I took a seat on the Metrolink train going down to Los Angeles, one of the two seats that faces another row of two seats.

I sat alone until a man came and picked up the paper cup with a straw planted in the top setting on the floor.

This is where I was sitting, he said.

I asked if he minded if I sat there too. He said no, it was okay.

Newspapers were on the seat next to me and a plastic bag stuffed with something I would later figure were some of the man’s clothes.

He wore a white t-shirt, tan baggy pants and a bright blue ball cap that said I’m Hooked, and a fish or two stenciled on the front

I asked him, Do you like to fish?

He smiled and said, yes, he liked to fish.

Where do you fish?

Down by Dana Point, the man said. Surface fishing.

Is that fishing from the pier?

Yes. I go out on boats, too.

His eyes looked weary but friendly. He glanced at me, looking me in the eye, taking me in, scanning. I tried to keep the conversation going. I liked talking to him.

What kind of fish do you catch, I asked.

Eldorado, yellowtail. It’s hard to catch fish near shore now, he said, because it’s almost all fished out. You have to go way out.

How far out?

Maybe a hundred miles.

Then you go out overnight?
Yeah, you sail all night then fish all day, then come back in late at night.

Do they feed you too?

Sometimes someone will donate a fish they’ve caught, and the cook will cut it up and cook it. They feed you, though, yeah.

And they supply the beer?

They supply the beer. Sometimes the guys will clean the fish and filet them for you, too. You don’t want to be having to clean all your fish, so they do it for you sometimes, right on the boat.

We rode on. The man thought for a moment that he’d missed his station. He determined that had a couple of more stops to go.

I’m going to Baldwin Park, the man said. He held out his hand. My name’s Art, he said. We shook hands. I told him my name.

Have you ever fished in Alaska, I asked.

No. There are great fishing places up there, though. Off of Kodiak Island, on the Kenai Peninsula. There was a guy up there who studied bears, and on a documentary on TV I saw where he’d been eaten by a hungry bear who couldn’t find enough food. The float plane pilot came in one day to bring him food, and he was gone.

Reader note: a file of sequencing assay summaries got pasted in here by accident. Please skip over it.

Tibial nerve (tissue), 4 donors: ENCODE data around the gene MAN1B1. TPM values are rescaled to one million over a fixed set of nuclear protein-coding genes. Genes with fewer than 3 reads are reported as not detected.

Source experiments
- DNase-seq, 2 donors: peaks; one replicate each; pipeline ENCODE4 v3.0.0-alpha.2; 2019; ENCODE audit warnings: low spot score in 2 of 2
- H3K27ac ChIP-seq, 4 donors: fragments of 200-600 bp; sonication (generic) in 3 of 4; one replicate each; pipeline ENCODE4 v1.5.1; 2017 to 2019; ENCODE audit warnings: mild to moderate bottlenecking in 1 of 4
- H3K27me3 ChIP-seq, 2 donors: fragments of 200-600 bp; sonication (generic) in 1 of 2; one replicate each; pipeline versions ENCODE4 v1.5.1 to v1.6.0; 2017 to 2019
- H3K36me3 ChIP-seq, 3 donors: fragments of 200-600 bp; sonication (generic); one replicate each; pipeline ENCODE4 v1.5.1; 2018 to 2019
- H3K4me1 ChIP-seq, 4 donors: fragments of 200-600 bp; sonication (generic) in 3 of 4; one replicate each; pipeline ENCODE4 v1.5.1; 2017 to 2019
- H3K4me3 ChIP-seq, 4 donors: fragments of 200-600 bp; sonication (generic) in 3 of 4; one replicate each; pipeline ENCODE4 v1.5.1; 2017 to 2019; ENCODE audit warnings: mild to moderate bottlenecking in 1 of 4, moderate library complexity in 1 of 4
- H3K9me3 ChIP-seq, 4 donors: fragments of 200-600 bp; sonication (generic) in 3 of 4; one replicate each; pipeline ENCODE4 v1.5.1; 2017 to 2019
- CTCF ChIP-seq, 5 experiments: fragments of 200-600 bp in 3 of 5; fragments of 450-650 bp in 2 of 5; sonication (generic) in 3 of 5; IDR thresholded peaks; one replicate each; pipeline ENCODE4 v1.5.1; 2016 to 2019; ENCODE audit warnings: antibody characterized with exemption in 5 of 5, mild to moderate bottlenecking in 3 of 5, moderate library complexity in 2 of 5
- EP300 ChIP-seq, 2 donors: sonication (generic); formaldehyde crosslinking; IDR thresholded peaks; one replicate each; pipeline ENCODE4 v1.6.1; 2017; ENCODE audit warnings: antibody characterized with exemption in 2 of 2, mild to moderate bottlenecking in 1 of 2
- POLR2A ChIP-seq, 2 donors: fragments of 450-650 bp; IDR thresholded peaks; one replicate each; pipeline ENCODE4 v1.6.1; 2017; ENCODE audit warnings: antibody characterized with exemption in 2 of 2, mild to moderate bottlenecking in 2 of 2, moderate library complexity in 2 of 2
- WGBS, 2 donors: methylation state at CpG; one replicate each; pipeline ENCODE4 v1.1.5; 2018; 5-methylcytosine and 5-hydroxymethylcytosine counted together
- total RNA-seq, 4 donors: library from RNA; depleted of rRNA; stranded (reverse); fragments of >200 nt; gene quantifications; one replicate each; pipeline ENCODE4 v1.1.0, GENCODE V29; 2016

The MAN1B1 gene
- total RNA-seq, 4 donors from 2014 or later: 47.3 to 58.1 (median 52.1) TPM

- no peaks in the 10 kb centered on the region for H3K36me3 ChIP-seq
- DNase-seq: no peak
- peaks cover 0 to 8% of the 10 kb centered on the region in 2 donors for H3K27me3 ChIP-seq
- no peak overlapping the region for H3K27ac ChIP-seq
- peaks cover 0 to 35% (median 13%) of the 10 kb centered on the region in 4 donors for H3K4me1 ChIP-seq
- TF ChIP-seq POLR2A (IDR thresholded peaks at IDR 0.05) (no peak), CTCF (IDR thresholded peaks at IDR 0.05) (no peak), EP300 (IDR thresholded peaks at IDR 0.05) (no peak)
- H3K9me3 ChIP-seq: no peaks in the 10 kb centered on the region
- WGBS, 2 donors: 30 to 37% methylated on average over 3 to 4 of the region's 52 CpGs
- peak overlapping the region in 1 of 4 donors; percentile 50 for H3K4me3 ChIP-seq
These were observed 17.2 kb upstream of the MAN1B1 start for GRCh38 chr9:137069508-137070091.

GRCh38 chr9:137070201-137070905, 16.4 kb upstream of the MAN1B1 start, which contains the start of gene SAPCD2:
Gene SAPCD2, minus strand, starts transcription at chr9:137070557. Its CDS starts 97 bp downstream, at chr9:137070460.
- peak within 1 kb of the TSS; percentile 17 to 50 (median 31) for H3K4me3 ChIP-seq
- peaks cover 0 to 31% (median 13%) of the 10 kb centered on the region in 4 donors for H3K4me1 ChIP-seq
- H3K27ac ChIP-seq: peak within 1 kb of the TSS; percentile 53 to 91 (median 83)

I saw that show, too, I said. It was spooky. You could see where the bear had broken off branches and grass, then there were the remains of the body.

They even played the tape of the sounds of the killing, the man said.

I couldn’t listen to that, I said. Too weird.

He smiled and nodded.

I was in Seward and I saw the fishing boats coming into the harbor, I said. Big rolling carts full of halibut. I showed him with my hands stretched apart how large they were.

He asked how long ago I was in Alaska and I told him it was three years ago.

I lived there for three years back in the nineteen seventies, he told me. Worked for someone studying vision improvement.

On my trip, I said, we drove seventy five miles on a gravel road on the Denali Highway, then traveled the next day up to Wrangell St Elias, one of the largest National Parks. Then it was on a ferry for an all day ride down to Valdez then on to Hope for two nights.

That’s near Porcupine Flats, he told me. Lots of squashed porcupines on the highway. That’s why it got its name.

The first day I got to Anchorage, we could see Denali. It was the first day of the year that they could see the mountain, the owner of the bread and breakfast place had told me.

Right. Usually the clouds cover the mountain top and you can’t see it.

We followed the mountain all the next day and we could see it all the way.

The Los Angeles Times? he asked, pointing to the paper in my hand.

I’m finished with this section, I said and I held up the automotive section. This is a hundred and ninety thousand dollar car, I said, pointing to the lead story. You can buy a small condo for that much money. He laughed.

I got out of prison today, he said.

Today? I asked.

Yeah, this morning.


Chino. Penn State. Instead of State Penn, Penn State. He smiled with those tired eyes.

How long were you in there?

Five months.

And nobody could come and pick you up?

I told my daughter to stay home. Told her not to come down and get all caught up in it.

Well good luck, I offered.


I think things are going to go well.

Thank you. I’ll hang out with my buddies for a couple of days.

Maybe have a couple of beers?

Already had a couple, he laughed.

Good. You’ve got fishing, a daughter. Some place to go. I think things are going to be all right.

Well, here’s my stop. Enjoyed talking with you.

Me too. We shook hands.

Here, don’t’ forget the paper, and I handed him the automotive section.

Sports page?

The automotive section. The hundred and ninety thousand dollar car. He stuffed it into the plastic bag and went down the aisle to the platform.

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